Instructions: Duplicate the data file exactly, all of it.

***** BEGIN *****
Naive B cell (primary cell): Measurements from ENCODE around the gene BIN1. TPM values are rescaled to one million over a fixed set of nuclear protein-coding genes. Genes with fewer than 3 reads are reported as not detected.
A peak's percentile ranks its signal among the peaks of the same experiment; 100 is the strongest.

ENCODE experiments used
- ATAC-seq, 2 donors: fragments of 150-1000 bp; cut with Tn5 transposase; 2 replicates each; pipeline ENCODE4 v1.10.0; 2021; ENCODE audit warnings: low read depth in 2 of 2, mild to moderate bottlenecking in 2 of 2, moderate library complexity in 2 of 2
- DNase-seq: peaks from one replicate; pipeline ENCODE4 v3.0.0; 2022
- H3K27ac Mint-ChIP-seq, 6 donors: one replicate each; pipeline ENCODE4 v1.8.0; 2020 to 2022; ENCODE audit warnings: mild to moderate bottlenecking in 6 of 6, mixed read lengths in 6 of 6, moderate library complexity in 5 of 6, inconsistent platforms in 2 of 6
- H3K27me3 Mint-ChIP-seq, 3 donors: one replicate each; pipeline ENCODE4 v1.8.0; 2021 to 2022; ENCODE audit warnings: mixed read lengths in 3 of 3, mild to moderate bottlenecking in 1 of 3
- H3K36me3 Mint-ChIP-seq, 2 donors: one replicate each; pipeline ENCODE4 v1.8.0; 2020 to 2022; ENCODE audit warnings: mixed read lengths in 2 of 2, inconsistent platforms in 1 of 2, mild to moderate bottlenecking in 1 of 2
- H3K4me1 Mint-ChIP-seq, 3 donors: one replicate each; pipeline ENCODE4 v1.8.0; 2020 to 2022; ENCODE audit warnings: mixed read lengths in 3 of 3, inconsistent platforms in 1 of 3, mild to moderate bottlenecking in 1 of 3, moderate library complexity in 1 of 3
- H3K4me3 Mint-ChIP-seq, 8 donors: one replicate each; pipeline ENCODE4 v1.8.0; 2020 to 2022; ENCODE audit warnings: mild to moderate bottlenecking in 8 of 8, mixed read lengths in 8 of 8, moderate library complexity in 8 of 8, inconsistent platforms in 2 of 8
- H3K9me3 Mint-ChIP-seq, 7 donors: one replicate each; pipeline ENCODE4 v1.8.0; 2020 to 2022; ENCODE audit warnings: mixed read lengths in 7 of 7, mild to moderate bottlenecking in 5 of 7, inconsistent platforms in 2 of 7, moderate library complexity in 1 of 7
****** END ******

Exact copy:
Naive B cell (primary cell): Measurements from ENCODE around the gene BIN1. TPM values are rescaled to one million over a fixed set of nuclear protein-coding genes. Genes with fewer than 3 reads are reported as not detected.
A peak's percentile ranks its signal among the peaks of the same experiment; 100 is the strongest.

ENCODE experiments used
- ATAC-seq, 2 donors: fragments of 150-1000 bp; cut with Tn5 transposase; 2 replicates each; pipeline ENCODE4 v1.10.0; 2021; ENCODE audit warnings: low read depth in 2 of 2, mild to moderate bottlenecking in 2 of 2, moderate library complexity in 2 of 2
- DNase-seq: peaks from one replicate; pipeline ENCODE4 v3.0.0; 2022
- H3K27ac Mint-ChIP-seq, 6 donors: one replicate each; pipeline ENCODE4 v1.8.0; 2020 to 2022; ENCODE audit warnings: mild to moderate bottlenecking in 6 of 6, mixed read lengths in 6 of 6, moderate library complexity in 5 of 6, inconsistent platforms in 2 of 6
- H3K27me3 Mint-ChIP-seq, 3 donors: one replicate each; pipeline ENCODE4 v1.8.0; 2021 to 2022; ENCODE audit warnings: mixed read lengths in 3 of 3, mild to moderate bottlenecking in 1 of 3
- H3K36me3 Mint-ChIP-seq, 2 donors: one replicate each; pipeline ENCODE4 v1.8.0; 2020 to 2022; ENCODE audit warnings: mixed read lengths in 2 of 2, inconsistent platforms in 1 of 2, mild to moderate bottlenecking in 1 of 2
- H3K4me1 Mint-ChIP-seq, 3 donors: one replicate each; pipeline ENCODE4 v1.8.0; 2020 to 2022; ENCODE audit warnings: mixed read lengths in 3 of 3, inconsistent platforms in 1 of 3, mild to moderate bottlenecking in 1 of 3, moderate library complexity in 1 of 3
- H3K4me3 Mint-ChIP-seq, 8 donors: one replicate each; pipeline ENCODE4 v1.8.0; 2020 to 2022; ENCODE audit warnings: mild to moderate bottlenecking in 8 of 8, mixed read lengths in 8 of 8, moderate library complexity in 8 of 8, inconsistent platforms in 2 of 8
- H3K9me3 Mint-ChIP-seq, 7 donors: one replicate each; pipeline ENCODE4 v1.8.0; 2020 to 2022; ENCODE audit warnings: mixed read lengths in 7 of 7, mild to moderate bottlenecking in 5 of 7, inconsistent platforms in 2 of 7, moderate library complexity in 1 of 7